Opening with a haunting shot of dead bodies ironically camouflaged against the gray-brown dirt, the 2022 version of All Quiet on the Western Front serves as a companion piece to the 1930 original in a way that I’ve never seen an adaptation do before. While the seminal original, based on the 1929 novel by Erich Maria Remarque, indicts the romanticization of battle and remarks on the misguided hubris of those naïve young men essentially brainwashed into killing, the new Best Picture nominee concerns itself, like many modern anti-war movies, with putting the dreadful horrors of war on full display.
And while this is nothing new, director Edward Berger adds enough new components—such as a powerful moment between our protagonist and his enemy (a take on a scene from the original) as well as a horrifying tank sequence and a heartbreaking final act—to make it well worth the watch. Add to that brilliant color correction that puts the terrors right in our living rooms (this is a Netflix movie, after all) and magnificent cinematography from James Friend and you’ve got yourself a Grade-A war film.
The characters are pretty much the same as in the novel—most of all Paul (Felix Kammerer), a young man who begins his tour as a gung-ho soldier excited to prove himself but eventually becomes numb by all the bloodshed he witnesses. He befriends many comrades along the way, especially the food-obsessed Kat (Albrecht Schuch), an older soldier who takes him under his wing.
Kat is once again a fan-favorite character, with Schuch playing him more rascally than past iterations. However, it’s Kammerer who carries the film in a way that he’s never really asked to do, and with unprecedented nuance. He handily bests his progenitors with authentic, uninhibited emotion—and by saying much less. This is even more impressive considering we know nothing of Paul prior to his time on the battlefield. Every bit of investment we have for the character is garnered from the taciturn performance and brilliant direction.
For better or worse, this adaptation abandons nearly all of Paul’s life as a civilian and doubles down on his experiences on the front lines. Berger and his co-writers Lesley Paterson and Ian Stokell don’t give us much background on Paul this time around or as many digressions. We don’t see his home life or get the sequence when he goes back to visit his hometown, touching on his PTSD as he realizes that he can no longer relate to anybody there, becoming nostalgic for his time back in the trenches.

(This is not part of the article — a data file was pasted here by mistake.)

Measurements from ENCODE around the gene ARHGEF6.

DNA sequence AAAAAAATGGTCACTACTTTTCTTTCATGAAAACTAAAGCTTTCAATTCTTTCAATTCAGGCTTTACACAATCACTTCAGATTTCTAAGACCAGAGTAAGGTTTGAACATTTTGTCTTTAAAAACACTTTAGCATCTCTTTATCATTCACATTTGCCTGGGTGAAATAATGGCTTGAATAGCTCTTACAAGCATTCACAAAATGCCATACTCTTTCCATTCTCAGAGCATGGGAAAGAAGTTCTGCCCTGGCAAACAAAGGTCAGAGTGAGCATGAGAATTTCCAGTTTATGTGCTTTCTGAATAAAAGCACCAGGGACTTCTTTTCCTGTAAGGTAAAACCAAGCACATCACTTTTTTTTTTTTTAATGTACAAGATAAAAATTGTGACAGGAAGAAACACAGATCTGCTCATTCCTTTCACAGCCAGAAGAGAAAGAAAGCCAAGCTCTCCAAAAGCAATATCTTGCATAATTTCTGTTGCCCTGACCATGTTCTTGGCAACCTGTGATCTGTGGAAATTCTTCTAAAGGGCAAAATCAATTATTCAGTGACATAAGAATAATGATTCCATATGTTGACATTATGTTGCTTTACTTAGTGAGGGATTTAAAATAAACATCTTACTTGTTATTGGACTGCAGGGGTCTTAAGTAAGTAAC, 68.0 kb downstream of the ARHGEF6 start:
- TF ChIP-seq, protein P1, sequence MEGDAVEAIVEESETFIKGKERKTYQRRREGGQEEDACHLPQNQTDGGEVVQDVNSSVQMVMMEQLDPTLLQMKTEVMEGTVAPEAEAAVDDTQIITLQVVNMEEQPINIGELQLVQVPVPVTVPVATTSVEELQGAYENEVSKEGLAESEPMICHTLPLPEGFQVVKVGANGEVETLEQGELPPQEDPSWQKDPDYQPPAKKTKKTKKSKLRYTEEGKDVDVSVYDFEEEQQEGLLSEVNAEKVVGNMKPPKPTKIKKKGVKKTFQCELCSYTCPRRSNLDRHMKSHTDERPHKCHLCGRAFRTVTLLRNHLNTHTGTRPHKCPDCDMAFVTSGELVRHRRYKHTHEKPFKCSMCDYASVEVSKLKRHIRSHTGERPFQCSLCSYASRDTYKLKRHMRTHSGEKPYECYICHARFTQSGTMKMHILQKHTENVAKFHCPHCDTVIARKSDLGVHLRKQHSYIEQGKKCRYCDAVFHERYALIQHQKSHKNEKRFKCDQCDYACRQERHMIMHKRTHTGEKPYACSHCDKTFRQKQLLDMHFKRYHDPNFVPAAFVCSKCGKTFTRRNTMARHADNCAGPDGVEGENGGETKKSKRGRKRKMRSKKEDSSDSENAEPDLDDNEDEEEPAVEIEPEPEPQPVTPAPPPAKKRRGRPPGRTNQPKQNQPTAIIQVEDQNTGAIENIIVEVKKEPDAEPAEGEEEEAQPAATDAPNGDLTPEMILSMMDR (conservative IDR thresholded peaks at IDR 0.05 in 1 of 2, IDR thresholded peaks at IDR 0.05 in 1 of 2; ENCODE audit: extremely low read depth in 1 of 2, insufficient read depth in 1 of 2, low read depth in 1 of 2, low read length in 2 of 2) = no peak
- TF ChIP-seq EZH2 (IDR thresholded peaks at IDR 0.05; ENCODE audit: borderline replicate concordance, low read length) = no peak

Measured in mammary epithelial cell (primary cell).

Instead, the film asks us to simply accept these soldiers as kids—as humans—regardless if we know anything about them or what their lives will be like if they’re ever lucky enough to make it out alive. It’s less about Paul’s personal journey than it is the effects of violence on his life.
At times these themes are quite ham-fisted, with redundant juxtapositions between the severe conditions endured by these soldiers unsure what they’re fighting for and the comfortable generals complaining about day-old biscuits. This would have been fine if done once or twice, but these smash cuts happen at least a half-dozen times. At their best, these moments give this version something that previous renditions might have benefitted from.
Somehow, the 2022 adaptation feels even more hopeless than the others, including the source material. War brings millions of unfulfilled dreams and broken promises for those knee-deep in combat. All Quiet on the Western Front doesn’t bury its effects like a lesser movie might try to do in order to hide any technical inadequacy. All of the battles take place in broad daylight, never using darkness as a crutch. And yet they feel like some of the most real and authentic we’ve ever seen—at least for those of us lucky enough to never have experienced it.